30. It seems that Dryton's wife, Apollonia, was descended from a family of Egyptianized Greeks (Ritner, 1984: 187). However, that Apollonia was descended from Greeks is denied by Bagnall who considers her description of herself as Greek as a social affectation (Bagnall, 1988: 23-24). [Return to text]
  31. Lewis, 1986: 88-103 and Pomeroy, 1990: 103-124, especially 118. [Return to text]
  32. Pomeroy, 1990: 118-119. [Return to text]
  33. Addressed at some length in Goudriaan, 1988 and Bilde et al., 1992. [Return to text]
  34. Ritner, 1992: 289 and note 33. [Return to text]
  35. Goudriaan, 1988: 116. In other words, people might have referred to themselves as being Greek or Egyptian in a particular document but outside of the document, in the Ptolemaic period at least, there is no evidence that status was linked to the ethnicity implied in such labels (certainly not officially). As discussed below, the same cannot be said of the sophisticated hierarchy of Roman citizenship, based to a largely on ethnicity, which replaced the Ptolemaic situation. [Return to text]
  36. As note 33. See also Bowman, 1986: 122-128. [Return to text]
  37. Goudriaan, 1988: 117. However, nomenclature seems to "accurately reflect ethnic origin" in the Family Archive from Siut (Johnson, 1991a: 128). [Return to text]
  38. Bowman, 1986: 122-128; Lewis, 1983: 18-35; Seidl, 1973: 129-136. [Return to text]
  39. Bowman, 1986: 62-63 and Lewis, 1983: 185-195 and 1993a: 279. With Egypt's absorption into the Roman Empire, the volume of documentation (but not religious, literary or scientific texts) in Demotic declined sharply and there is reason to believe that this was the product of Imperial policy. The apparent cessation of the "bipartite judiciary," to which there are no references in any source from the Roman period, reinforces that this was probably intentional of the part of the government (Lewis, 1993a: 276-281). "Egyptians stopped writing their business documents in Demotic because the Roman reorganization of the administration of Egypt denied such documents the recognition, or status, they had previously enjoyed"(idem: 277). [Return to text]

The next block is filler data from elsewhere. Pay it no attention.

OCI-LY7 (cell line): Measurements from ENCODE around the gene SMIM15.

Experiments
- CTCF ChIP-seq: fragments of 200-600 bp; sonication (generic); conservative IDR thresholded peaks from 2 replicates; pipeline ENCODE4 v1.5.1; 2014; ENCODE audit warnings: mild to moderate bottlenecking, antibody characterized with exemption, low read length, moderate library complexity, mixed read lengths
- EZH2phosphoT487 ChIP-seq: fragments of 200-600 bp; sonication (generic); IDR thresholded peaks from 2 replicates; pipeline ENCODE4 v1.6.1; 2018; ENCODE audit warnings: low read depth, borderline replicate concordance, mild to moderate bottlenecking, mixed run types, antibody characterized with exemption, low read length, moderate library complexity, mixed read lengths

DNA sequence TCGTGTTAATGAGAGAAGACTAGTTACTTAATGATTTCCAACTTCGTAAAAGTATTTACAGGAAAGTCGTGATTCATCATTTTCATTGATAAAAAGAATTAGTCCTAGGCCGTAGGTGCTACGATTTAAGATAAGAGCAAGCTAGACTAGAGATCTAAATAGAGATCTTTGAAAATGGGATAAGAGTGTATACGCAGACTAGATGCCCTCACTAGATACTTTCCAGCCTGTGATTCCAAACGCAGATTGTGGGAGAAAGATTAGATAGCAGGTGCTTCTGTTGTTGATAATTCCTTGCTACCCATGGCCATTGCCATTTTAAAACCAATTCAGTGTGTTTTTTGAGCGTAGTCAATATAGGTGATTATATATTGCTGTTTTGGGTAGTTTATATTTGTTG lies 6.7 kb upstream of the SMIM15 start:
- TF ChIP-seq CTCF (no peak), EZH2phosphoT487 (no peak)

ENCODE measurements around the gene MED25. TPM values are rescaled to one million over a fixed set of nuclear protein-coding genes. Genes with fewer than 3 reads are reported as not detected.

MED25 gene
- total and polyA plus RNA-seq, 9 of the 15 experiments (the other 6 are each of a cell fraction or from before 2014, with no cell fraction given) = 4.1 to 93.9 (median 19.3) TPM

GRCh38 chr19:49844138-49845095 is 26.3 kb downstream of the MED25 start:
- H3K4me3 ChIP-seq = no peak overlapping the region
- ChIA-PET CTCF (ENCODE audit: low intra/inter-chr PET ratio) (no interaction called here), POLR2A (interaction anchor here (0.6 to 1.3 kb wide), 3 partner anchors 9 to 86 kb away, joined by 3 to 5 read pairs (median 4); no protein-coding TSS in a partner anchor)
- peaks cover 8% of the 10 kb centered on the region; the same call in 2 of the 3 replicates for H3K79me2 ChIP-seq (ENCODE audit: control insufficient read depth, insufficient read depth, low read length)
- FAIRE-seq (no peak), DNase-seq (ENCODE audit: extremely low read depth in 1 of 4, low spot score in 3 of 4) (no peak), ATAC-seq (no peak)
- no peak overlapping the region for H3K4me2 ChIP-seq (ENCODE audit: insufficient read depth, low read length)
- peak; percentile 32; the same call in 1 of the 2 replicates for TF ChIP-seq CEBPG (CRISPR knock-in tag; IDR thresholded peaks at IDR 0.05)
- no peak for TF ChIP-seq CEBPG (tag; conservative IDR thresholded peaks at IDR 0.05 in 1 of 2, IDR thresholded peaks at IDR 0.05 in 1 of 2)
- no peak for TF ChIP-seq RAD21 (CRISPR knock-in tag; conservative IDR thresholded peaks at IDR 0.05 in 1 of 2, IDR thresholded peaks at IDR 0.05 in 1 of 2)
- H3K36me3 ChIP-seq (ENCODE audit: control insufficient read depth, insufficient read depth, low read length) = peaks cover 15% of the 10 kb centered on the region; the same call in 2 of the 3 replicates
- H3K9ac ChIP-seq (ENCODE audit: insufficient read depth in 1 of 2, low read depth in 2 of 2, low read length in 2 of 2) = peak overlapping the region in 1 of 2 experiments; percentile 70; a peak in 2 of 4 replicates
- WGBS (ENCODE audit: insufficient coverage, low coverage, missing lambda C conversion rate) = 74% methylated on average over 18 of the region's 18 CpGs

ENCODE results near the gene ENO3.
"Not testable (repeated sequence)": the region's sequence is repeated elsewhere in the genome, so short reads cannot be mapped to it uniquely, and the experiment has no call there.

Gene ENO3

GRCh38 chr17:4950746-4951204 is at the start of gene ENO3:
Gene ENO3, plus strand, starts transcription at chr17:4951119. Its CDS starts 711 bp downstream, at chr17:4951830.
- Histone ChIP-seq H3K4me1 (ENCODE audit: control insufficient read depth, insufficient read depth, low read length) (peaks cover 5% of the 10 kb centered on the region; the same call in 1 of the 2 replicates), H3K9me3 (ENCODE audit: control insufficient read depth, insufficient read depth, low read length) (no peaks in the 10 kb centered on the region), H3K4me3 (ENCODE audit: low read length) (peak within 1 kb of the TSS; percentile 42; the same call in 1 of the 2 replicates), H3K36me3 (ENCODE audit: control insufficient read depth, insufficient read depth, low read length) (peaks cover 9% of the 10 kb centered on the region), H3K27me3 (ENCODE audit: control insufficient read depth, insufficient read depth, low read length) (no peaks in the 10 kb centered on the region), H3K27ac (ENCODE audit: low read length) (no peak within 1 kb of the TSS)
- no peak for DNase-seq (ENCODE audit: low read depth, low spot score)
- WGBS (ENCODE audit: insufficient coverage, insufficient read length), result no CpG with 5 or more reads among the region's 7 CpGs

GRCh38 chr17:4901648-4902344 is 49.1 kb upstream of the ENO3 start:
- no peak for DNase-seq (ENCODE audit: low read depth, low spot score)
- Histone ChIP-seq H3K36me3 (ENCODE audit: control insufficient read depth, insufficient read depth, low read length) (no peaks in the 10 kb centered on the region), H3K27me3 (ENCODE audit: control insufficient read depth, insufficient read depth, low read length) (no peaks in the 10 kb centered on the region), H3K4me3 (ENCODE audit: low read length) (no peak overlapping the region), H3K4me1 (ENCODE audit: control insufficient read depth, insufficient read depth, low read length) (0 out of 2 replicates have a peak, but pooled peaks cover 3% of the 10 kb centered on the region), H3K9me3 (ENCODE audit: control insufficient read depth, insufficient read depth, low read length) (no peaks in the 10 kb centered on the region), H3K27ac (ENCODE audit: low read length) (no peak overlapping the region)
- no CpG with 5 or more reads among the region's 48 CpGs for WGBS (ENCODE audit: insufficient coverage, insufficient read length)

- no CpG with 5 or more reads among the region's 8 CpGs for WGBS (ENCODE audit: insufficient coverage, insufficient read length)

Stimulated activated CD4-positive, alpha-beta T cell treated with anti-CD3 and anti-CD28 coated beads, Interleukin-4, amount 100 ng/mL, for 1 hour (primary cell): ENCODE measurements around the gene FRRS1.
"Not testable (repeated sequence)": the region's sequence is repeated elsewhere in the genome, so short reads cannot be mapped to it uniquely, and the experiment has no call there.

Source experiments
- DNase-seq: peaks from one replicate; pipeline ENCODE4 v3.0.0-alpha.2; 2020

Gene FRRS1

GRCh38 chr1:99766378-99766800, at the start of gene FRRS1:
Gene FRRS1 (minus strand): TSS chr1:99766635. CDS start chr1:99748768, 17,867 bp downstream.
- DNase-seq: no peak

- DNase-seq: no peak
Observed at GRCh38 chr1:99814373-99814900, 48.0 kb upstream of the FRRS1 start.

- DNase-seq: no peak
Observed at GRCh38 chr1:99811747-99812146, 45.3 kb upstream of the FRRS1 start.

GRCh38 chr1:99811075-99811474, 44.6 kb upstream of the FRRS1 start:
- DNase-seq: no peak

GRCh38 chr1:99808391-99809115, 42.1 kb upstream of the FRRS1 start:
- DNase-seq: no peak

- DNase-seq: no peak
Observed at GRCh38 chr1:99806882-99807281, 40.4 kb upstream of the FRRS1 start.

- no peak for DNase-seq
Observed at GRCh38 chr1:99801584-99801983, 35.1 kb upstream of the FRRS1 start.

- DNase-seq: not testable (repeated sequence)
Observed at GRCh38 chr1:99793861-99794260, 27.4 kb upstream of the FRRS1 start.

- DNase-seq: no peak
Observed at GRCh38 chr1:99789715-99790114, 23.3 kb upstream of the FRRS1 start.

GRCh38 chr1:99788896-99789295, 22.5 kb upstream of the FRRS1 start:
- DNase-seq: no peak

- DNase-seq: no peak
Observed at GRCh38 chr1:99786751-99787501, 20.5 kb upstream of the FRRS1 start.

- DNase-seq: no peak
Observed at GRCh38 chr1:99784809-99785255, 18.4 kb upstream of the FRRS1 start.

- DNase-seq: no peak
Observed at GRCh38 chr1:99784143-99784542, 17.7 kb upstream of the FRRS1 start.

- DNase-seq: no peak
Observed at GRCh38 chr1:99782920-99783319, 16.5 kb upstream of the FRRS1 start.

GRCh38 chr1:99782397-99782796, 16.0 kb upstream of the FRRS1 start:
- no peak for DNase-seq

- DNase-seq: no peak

40. Pomeroy, 1990: 119f.; Huzar, 1988: 359-360; and Seidl, 1973: 139, and, despite the ius (3) liberorum, according to which a woman could act for herself without a guardian (Pomeroy, 1988: 718 & 721 and Seidl, 1973: 139f.), Seidl notes "doch treten die Frauen in den Papyri der Romerzeit meistens in einem kyrios auf" (Seidl, 1973: 140). However, in pointing out how misleading the information documents give can sometimes be, Pestman refers to land owned by one woman, Tatehathyris, who leases it on her own behalf before marriage and does so on at least one more occasion after marriage. Her husband then leases this same land and represents it as belonging to him without mention of his wife (Pestman, 1990: 52). However, here it is a question of the land being a family asset, and thus the man is acting on behalf of his family as the land is a family asset. Pestman also notes numerous occasions when women acted in Greek law without a guardian but notes that "no scholar has been able to determine whether the use of the kyrios changed over time, or whether such assistance was required only in certain kinds of cases" (Pomeroy, 1990: 200 note 84 and Pestman, 1969b: 17-19). See also Pestman, 1995. [Return to text]
  41. As suggested in Pomeroy, 1990: 120. [Return to text]
  42. Pomeroy, 1990: 120f. [Return to text]
  43. Further questions arise from this point: - Why would a Greek husband allow his Egyptian wife to do this? Why does he not make her act through a guardian? [Return to text]
  44. The giving of movables or immovables as dowry may have had a range of sociological implications, see Pomeroy, 1988: 714-715. [Return to text]
  45. Pomeroy, 1988: 711. This statement also serves to illustrate a lack of understanding of Pharaonic Egyptian traditions and their significance to Hellenistic Egyptian society, as "from an Egyptian point of view things may not have changed as much in Ptolemaic Egypt as a study of only the Greek records would suggest...the Ptolemies brought with them no fundamental changes in the structure of Egyptian society, including bureaucracy." (Johnson, 1991a: 131). In Egypt, if one is to look at Egyptian society as a whole, and not only that operating in the Greek speaking milieu, there could not be a question of "release of land to ownership by women" because women had always been able to own land. Such misunderstanding is apparent elsewhere in Pomeroy's work: "The principal reason for the high status of women in Ptolemaic Egypt is the reduction in the polarity between the sexes. This new balance is apparent in both literature and life," (Pomeroy, 1990: xvii.). Again, as far as the Egyptian sources are concerned it would appear that if women had a "high status" in Ptolemaic times, this would merely be a continuation of the equality with men they had previously enjoyed in Pharaonic times (at least in terms of their legal position, and as expressed in the surveys referred to above). [Return to text]